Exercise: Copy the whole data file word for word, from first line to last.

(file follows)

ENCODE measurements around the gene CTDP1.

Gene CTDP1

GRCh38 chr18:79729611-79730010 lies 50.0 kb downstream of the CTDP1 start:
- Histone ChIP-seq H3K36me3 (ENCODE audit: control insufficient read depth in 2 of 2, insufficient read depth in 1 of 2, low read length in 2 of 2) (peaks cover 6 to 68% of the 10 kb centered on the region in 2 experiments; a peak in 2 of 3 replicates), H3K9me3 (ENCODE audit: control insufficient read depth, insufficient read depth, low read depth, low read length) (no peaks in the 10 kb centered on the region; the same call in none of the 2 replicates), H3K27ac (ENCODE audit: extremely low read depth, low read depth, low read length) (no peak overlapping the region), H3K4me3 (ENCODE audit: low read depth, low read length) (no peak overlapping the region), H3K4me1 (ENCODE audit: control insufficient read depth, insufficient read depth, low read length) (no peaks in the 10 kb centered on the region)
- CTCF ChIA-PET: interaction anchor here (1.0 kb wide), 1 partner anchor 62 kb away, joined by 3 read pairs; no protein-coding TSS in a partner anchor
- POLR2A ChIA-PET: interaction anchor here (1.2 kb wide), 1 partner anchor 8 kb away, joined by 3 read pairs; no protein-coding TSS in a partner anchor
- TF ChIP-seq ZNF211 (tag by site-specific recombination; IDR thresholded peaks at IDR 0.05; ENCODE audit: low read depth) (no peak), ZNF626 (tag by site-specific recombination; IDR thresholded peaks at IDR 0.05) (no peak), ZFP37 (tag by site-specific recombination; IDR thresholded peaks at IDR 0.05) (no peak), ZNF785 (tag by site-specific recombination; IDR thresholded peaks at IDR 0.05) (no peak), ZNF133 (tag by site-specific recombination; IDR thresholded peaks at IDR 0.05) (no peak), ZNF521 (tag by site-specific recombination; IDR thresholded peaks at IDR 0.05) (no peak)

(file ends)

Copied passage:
ENCODE measurements around the gene CTDP1.

Gene CTDP1

GRCh38 chr18:79729611-79730010 lies 50.0 kb downstream of the CTDP1 start:
- Histone ChIP-seq H3K36me3 (ENCODE audit: control insufficient read depth in 2 of 2, insufficient read depth in 1 of 2, low read length in 2 of 2) (peaks cover 6 to 68% of the 10 kb centered on the region in 2 experiments; a peak in 2 of 3 replicates), H3K9me3 (ENCODE audit: control insufficient read depth, insufficient read depth, low read depth, low read length) (no peaks in the 10 kb centered on the region; the same call in none of the 2 replicates), H3K27ac (ENCODE audit: extremely low read depth, low read depth, low read length) (no peak overlapping the region), H3K4me3 (ENCODE audit: low read depth, low read length) (no peak overlapping the region), H3K4me1 (ENCODE audit: control insufficient read depth, insufficient read depth, low read length) (no peaks in the 10 kb centered on the region)
- CTCF ChIA-PET: interaction anchor here (1.0 kb wide), 1 partner anchor 62 kb away, joined by 3 read pairs; no protein-coding TSS in a partner anchor
- POLR2A ChIA-PET: interaction anchor here (1.2 kb wide), 1 partner anchor 8 kb away, joined by 3 read pairs; no protein-coding TSS in a partner anchor
- TF ChIP-seq ZNF211 (tag by site-specific recombination; IDR thresholded peaks at IDR 0.05; ENCODE audit: low read depth) (no peak), ZNF626 (tag by site-specific recombination; IDR thresholded peaks at IDR 0.05) (no peak), ZFP37 (tag by site-specific recombination; IDR thresholded peaks at IDR 0.05) (no peak), ZNF785 (tag by site-specific recombination; IDR thresholded peaks at IDR 0.05) (no peak), ZNF133 (tag by site-specific recombination; IDR thresholded peaks at IDR 0.05) (no peak), ZNF521 (tag by site-specific recombination; IDR thresholded peaks at IDR 0.05) (no peak)